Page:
While Belgiojoso sought refuge deep within the Ottoman lands, Mazzini was in constant contact with exponents of the eastern European nationalist movements. The United Europe they both envisaged included Ukraine and Turkey. Their experience and observations informed a vision of a federal unification in which centralised national republics united against the tyrannies of absolute monarchs and emperors. Not everyone was impressed by this vision. Others preferred to focus on local autonomies and federalist solutions. Cattaneo was one of the most eloquent and influential republican thinkers who supported a European federation based on local autonomies. He called it a ‘Europe of the cities’, an idea that he developed by comparison with urban organisations in Asia.

Cattaneo wrote many books on the Far East, all without ever living in or visiting East Asia. When Cattaneo gazed out from the window of his second-floor residence in the Swiss village of Castagnola by Lake Lugano, overlooking Mount San Salvatore, the pleasure he took in this vista of vineyards, fruit and olive trees must have been tempered by some frustration and constraint. This mid-19th-century canton was a quiet place where citizens enjoyed more liberties than in many of the neighbouring countries. Italian exiles had often chosen the Swiss Confederation as a destination, benefitting from its freedom of expression and a pervasive republican culture. Many of them founded newspapers and journals in collaboration with Swiss intellectuals and politicians. Italian patriots, persecuted political figures and refugees found asylum here but also a laboratory for the theory and practice of political liberty. Of Mazzini, Belgiojoso and Cattaneo, it was the latter who had the closest ties to Switzerland, residing there from 1848 until his death in 1869. His time in the country shaped his political ideas for Italy – and for Europe. Cattaneo modelled the democratic federalism of a European government of city-states on the Swiss federation.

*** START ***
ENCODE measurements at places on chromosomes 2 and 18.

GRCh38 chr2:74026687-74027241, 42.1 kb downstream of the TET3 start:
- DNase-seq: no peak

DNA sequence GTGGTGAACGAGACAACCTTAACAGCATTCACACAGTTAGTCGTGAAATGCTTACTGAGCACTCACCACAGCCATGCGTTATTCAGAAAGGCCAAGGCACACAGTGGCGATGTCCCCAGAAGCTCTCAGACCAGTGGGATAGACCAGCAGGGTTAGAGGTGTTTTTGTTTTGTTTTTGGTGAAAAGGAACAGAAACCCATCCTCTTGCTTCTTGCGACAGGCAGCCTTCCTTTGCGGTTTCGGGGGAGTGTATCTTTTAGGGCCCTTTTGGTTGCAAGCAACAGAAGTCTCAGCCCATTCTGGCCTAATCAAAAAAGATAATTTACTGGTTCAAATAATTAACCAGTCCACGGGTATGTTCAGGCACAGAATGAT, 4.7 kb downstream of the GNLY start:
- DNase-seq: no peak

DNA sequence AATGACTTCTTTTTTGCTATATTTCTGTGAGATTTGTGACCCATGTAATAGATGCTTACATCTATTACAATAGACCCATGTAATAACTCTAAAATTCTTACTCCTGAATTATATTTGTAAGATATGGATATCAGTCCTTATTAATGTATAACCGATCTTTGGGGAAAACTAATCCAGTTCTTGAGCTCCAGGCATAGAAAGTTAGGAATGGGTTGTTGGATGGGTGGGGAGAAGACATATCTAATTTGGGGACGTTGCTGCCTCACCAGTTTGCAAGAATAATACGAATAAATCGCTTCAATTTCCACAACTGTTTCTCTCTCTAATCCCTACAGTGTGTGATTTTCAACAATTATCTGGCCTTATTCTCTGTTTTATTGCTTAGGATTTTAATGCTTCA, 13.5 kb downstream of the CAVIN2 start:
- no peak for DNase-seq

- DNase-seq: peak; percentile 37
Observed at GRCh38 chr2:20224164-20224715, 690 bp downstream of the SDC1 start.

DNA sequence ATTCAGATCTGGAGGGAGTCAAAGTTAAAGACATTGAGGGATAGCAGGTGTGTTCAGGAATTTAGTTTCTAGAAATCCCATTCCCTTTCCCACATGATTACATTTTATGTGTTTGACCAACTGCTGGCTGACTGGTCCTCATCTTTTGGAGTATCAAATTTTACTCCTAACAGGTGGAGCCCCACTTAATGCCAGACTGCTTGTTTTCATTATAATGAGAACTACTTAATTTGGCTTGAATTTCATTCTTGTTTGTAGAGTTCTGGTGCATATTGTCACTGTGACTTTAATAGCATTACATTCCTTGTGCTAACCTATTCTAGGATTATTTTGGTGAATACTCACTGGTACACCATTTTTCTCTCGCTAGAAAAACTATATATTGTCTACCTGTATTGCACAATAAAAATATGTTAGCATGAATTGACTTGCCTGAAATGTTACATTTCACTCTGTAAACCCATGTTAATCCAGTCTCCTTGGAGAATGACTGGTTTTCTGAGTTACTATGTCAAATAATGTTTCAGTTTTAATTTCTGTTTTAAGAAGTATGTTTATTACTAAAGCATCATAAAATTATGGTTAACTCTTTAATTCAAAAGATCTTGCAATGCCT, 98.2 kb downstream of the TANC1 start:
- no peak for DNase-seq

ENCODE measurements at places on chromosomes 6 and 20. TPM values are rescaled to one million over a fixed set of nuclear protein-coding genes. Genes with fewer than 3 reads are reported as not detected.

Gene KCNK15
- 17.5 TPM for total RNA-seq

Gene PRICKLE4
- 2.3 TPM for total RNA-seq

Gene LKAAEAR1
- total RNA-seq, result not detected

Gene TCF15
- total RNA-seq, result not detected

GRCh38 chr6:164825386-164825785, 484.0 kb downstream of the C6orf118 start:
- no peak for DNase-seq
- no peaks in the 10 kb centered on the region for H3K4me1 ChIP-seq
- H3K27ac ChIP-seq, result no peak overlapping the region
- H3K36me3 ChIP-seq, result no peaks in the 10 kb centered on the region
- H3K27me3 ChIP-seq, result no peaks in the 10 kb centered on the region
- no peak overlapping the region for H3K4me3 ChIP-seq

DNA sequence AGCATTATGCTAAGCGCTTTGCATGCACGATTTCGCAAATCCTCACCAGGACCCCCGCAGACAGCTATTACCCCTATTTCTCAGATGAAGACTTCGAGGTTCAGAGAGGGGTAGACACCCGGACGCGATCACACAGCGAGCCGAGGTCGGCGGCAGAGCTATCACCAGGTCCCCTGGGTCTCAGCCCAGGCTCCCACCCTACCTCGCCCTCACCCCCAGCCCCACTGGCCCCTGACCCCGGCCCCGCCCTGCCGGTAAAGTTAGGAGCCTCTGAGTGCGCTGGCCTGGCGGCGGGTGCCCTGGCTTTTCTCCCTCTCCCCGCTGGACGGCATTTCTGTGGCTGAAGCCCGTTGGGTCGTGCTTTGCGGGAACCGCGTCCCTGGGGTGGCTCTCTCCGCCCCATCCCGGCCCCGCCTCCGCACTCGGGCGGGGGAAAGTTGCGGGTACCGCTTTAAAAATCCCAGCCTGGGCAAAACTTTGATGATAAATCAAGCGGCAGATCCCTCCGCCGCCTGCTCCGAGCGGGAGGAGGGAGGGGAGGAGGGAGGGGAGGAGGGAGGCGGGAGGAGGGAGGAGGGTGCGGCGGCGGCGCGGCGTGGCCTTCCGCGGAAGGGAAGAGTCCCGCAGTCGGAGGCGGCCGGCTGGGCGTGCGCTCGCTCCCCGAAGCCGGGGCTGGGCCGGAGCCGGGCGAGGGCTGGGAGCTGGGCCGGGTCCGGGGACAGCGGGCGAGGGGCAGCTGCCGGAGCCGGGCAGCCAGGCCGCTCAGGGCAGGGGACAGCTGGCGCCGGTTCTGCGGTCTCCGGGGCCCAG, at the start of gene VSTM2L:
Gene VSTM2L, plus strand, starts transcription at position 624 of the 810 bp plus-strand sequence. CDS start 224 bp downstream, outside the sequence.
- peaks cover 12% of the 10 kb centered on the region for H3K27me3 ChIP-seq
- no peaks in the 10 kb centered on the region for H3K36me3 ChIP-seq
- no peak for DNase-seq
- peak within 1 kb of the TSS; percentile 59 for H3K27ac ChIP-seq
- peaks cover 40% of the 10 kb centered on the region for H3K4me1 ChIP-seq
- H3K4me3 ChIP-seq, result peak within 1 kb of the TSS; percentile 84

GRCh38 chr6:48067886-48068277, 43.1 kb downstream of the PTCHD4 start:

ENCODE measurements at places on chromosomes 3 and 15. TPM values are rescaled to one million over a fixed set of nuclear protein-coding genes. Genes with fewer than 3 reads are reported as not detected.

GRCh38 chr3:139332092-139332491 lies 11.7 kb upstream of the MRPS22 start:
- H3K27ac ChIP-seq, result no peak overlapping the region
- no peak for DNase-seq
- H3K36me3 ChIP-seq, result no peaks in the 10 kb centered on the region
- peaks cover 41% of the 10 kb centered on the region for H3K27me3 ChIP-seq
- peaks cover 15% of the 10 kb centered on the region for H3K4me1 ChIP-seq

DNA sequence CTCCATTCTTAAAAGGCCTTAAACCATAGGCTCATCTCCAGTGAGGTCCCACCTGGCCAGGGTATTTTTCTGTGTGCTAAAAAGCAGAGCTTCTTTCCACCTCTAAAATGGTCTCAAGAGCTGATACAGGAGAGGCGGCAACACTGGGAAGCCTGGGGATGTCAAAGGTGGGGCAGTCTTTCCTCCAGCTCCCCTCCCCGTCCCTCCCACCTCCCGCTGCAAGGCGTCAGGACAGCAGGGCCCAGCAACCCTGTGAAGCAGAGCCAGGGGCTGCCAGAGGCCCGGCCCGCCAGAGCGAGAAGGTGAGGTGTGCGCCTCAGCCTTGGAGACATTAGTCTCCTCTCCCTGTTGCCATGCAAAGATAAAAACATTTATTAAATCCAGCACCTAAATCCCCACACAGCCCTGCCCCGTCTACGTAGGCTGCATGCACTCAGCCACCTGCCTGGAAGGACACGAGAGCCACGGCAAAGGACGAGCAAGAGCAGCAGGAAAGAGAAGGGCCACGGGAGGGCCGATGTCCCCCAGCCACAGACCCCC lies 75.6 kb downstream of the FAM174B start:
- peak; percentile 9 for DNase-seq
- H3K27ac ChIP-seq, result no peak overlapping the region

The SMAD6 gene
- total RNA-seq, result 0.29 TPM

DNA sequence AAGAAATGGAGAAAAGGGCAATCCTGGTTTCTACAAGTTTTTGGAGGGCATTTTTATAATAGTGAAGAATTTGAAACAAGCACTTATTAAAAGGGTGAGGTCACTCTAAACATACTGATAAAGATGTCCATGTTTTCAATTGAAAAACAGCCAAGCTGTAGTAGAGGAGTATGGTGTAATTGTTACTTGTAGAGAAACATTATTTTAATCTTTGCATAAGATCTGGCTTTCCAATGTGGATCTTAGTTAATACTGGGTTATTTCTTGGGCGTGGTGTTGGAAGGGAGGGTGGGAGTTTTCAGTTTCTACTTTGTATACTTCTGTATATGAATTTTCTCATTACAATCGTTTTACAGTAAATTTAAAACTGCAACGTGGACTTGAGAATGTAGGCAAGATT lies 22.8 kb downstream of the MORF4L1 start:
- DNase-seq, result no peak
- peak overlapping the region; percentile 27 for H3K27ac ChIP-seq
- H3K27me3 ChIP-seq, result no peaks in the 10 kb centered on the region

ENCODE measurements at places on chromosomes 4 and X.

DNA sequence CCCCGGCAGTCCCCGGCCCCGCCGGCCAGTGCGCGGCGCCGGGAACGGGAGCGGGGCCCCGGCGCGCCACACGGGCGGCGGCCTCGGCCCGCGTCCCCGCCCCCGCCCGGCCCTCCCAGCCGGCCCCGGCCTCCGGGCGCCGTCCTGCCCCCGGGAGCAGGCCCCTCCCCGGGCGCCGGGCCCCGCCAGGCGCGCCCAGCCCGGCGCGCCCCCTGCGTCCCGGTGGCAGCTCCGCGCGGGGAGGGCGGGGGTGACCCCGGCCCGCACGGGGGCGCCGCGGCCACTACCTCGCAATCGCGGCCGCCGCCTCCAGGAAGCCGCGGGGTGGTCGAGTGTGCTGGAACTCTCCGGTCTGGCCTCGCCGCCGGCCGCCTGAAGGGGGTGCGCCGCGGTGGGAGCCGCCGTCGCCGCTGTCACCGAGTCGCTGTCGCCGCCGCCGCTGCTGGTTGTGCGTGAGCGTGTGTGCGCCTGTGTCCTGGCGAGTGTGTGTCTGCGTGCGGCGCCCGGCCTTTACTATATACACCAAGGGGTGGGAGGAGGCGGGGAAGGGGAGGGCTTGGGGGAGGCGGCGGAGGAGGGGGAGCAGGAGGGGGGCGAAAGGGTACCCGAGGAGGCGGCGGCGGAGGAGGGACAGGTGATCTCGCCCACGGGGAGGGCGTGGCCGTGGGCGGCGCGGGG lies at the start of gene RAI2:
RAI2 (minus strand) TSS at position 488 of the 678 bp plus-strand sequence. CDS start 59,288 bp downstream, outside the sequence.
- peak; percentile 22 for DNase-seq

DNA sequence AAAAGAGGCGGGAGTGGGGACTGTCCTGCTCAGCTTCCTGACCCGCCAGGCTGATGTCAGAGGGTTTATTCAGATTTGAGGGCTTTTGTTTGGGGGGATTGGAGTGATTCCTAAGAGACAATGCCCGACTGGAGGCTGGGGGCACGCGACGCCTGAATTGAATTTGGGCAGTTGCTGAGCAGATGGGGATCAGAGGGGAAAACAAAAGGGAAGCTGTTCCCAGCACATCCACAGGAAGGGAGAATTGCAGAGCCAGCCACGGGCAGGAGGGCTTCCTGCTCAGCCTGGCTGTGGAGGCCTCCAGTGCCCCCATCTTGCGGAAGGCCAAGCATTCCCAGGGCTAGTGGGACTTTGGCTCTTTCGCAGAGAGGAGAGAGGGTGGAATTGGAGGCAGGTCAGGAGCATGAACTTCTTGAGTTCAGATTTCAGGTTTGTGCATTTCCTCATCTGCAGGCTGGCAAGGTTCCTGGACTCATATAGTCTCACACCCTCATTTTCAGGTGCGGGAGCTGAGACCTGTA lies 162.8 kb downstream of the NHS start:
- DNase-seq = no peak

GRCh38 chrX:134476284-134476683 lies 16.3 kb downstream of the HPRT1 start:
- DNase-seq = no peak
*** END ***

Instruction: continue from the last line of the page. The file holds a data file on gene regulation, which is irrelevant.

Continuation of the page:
As a republican patriot, in March 1848, Cattaneo led the War Council of the revolution in Milan, when the city drove out, in the space of five days, the Austrian troops led by the field marshal Joseph Radetzky (1766-1858). Despite his notoriety, Cattaneo declined to play an active part in the political institutions. When nominated to the Piedmontese parliament, he refused. He also rejected Mazzini’s invitation to become minister of finance in the Roman Republic of 1849, preferring to remain in his Swiss exile, as he was critical of Mazzini’s political projects. Mazzini wanted a unified nation under a republican central government, whereas Cattaneo dreamed of a strongly decentralised and federal mode of unification, based on the autonomy of each municipal community.